Friday, August 16, 1996

“Go West”

(Published in Lavender Magazine, Issue #32, August 16, 1996)

“If you ever plan to motor west . . .”

I just returned from two weeks of driving Old Route 66, also known as America’s Main Street and The Mother Road. Yes, much of it is still there, even though it’s not called Route 66 any more. It still, as the song says, “winds from Chicago to L.A.,” so I started in Chicago and drove the whole thing. In this column I can only give you a small hint of the magic and wonder of those two weeks, but I’ll do my best. The story will be told from a gay leather perspective, of course. And although I will have many opportunities to use some variant of the phrase “Get your kicks,” I promise I won’t.

“You go through St. Louis”: When I asked Twin Cities leathermen what was a must-see in St. Louis, they all said “Clementine’s!” Turns out Clementine’s is located in the Soulard, a very old and very charming part of the city (and just a few blocks off Route 66!) And, in my honor, the adorably hunky bartender had the jukebox play “Get Your Kicks On Route 66” by Natalie Cole. But if you plan a weekend in St. Louis, here’s how it works: The evening starts at Clementine’s and then moves on to The Outpost (and The Eagle upstairs, with a really fun backroom). The action then moves down the block to Magnolia’s (“Mag’s” for short), and at closing time it’s off to East St. Louis, where the bars stay open until 4 a.m. There was lots of leather in evidence, all of it friendly. Quite a fun time—I’ll be back.

Tulsa was surprising, and not always in a good sense. I was looking forward to visiting The Tool Box; I have talked with the owners at various leather events and they often invited me to stop in if I was ever in the neighborhood. I got there only to find that The Tool Box is no longer a leather bar. Not only that, the leather scene in Tulsa has evidently fallen into disrepute with the rest of the local gay community. When asked why, one bartender at The Tool Box said, “Because you leather guys are the biggest queens of all.” I didn’t pursue the topic any further.

The pleasant surprise of Tulsa was the architecture. If you’re interested in Art Deco you’ll find some examples of it here that will stand shoulder-to-shoulder with Radio City Music Hall and the Chrysler Building in New York City. I spent two hours going through the Boston Avenue United Methodist Church and was overwhelmed both by the sophisticated detailing and use of symbolism, and by the loving care with which the building has been kept up. And that’s only one of many deco gems waiting for you.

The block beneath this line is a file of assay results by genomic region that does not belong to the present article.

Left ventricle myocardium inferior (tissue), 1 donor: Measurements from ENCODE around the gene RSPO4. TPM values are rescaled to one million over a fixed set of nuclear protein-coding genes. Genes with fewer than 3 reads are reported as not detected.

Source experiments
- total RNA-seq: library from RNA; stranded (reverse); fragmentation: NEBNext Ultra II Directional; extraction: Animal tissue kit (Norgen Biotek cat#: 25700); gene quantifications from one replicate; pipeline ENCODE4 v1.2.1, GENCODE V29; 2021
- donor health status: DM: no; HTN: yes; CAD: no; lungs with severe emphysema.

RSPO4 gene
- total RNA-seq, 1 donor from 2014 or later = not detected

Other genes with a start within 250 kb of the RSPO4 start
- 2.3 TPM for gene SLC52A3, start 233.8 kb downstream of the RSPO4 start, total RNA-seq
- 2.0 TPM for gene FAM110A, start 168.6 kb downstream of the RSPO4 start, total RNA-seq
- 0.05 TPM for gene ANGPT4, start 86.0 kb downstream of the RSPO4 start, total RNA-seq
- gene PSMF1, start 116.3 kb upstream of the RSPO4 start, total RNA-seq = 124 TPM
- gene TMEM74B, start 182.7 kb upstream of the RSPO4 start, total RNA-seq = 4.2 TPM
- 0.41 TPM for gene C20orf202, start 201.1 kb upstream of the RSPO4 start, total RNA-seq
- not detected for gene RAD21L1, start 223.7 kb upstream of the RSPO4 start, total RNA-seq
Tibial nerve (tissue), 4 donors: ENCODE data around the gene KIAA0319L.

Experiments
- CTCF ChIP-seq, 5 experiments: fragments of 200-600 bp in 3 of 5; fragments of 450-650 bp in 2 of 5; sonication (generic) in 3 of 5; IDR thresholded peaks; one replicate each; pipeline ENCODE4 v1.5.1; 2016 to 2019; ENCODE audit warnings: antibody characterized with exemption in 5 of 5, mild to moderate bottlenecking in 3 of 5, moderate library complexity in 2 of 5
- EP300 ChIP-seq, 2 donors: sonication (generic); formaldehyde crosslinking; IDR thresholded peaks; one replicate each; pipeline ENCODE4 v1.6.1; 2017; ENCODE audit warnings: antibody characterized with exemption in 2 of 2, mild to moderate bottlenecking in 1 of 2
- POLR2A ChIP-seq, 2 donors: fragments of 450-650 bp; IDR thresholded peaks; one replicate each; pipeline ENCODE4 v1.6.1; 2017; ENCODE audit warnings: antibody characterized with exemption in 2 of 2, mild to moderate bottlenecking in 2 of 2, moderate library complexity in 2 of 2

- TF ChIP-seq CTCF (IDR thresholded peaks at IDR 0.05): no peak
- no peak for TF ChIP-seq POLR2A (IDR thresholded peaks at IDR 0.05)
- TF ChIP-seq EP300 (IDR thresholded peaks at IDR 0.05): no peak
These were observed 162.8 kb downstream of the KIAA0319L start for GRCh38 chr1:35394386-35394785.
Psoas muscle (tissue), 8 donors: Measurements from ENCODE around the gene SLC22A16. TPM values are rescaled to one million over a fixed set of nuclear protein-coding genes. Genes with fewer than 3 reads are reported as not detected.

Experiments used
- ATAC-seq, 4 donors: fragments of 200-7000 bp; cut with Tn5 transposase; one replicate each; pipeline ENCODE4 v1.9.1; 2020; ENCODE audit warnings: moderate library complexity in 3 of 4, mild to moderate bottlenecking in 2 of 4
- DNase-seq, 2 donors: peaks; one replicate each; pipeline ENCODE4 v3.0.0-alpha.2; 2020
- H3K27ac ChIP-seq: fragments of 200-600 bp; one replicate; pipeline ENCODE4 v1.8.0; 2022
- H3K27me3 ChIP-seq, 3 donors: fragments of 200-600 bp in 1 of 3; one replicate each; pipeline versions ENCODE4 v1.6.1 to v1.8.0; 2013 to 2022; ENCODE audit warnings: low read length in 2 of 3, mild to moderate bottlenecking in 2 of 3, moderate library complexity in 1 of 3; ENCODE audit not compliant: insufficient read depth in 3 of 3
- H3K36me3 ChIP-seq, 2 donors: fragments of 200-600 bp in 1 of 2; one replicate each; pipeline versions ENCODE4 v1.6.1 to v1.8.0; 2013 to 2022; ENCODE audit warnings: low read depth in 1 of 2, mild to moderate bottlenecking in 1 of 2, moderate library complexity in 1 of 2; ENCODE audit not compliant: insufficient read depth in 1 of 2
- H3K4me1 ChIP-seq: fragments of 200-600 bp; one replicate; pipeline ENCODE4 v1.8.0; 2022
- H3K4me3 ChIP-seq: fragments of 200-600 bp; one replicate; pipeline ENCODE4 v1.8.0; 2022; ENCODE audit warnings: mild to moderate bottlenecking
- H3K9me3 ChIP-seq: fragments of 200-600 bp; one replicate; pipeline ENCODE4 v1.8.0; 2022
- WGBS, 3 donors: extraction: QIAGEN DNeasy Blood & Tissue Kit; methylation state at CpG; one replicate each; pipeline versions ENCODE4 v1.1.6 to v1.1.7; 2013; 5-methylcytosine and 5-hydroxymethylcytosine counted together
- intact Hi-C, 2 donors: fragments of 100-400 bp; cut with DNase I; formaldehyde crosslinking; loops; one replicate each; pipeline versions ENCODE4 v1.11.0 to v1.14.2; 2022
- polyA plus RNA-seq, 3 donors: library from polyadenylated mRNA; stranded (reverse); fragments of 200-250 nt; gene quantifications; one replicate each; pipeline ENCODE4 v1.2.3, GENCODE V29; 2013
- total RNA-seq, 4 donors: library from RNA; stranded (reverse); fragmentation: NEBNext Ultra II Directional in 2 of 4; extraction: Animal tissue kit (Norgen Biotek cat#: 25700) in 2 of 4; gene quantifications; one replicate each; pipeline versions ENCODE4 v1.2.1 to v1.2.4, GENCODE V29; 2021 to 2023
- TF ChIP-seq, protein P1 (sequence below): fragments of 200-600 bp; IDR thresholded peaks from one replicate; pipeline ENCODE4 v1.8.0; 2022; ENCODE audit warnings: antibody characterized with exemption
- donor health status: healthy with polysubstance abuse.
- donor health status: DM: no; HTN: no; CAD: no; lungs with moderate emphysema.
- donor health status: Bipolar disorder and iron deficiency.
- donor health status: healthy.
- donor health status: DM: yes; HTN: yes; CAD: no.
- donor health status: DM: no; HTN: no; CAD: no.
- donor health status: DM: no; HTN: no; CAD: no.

One Tulsa architectural feature I didn’t visit was Oral Roberts University, featuring the much-talked-about Prayer Tower. Wherever you are in the city, it’s visible on the skyline. And I was told that the atmosphere there was just beautiful, and that people’s lives had been profoundly changed by visiting the campus. Maybe next time.

“Oklahoma City looks mighty pretty”: It sure does! There’s this old Route 66 motel that for the last 15 years or so has been The Habana Inn, a gay resort in the middle of the heartland. The huge motel features two pools, with two levels of rooms surrounding each, and with other wings of rooms besides. The ballrooms have been converted into restaurants and bars, making for one-stop shopping, so to speak. It was very cruisy. There wasn’t a lot of leather in evidence, but that didn’t matter; there was a storm brewing, and it was getting too dark to drive, and The Habana Inn is on Route 66! I just had to stay there, didn’t I?

That was Week One of the trip. I’ll tell you about the second week next issue.

SUBHEAD: We Oughta Be In Pictures

“Homo Heights,” a movie starring the inimitable Quentin Crisp, is now being filmed locally. They recently held auditions for “extras” in the club scenes, and it was great to see so many leatherfolk show up. One fellow auditioner told me I reminded him of “that guy with the Village People.” I’ve heard that before, but something else happened that I wasn’t expecting. During the audition one of the women (who was either with the film or with the casting agency) looked at my audition form, saw that I was the leather columnist for this magazine, and told me she reads my column. Well, whether I get a part in the film or not, thank you—you made my day!

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